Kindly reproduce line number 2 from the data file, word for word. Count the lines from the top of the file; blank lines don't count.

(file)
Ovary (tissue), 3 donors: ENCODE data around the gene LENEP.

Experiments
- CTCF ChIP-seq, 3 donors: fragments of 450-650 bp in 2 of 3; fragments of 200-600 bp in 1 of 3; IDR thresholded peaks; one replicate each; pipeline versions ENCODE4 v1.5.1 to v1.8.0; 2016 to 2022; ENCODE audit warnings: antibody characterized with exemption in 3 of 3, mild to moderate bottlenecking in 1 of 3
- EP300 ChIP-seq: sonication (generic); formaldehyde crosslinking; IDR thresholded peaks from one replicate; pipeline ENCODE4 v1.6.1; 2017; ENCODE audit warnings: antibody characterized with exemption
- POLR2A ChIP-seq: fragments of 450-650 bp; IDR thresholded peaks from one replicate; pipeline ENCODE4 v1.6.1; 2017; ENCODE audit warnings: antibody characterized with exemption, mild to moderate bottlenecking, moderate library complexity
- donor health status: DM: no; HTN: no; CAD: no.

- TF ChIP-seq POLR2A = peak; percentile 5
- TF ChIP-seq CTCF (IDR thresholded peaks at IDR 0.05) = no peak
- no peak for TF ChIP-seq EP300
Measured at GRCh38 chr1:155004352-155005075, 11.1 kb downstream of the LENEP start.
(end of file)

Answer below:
Experiments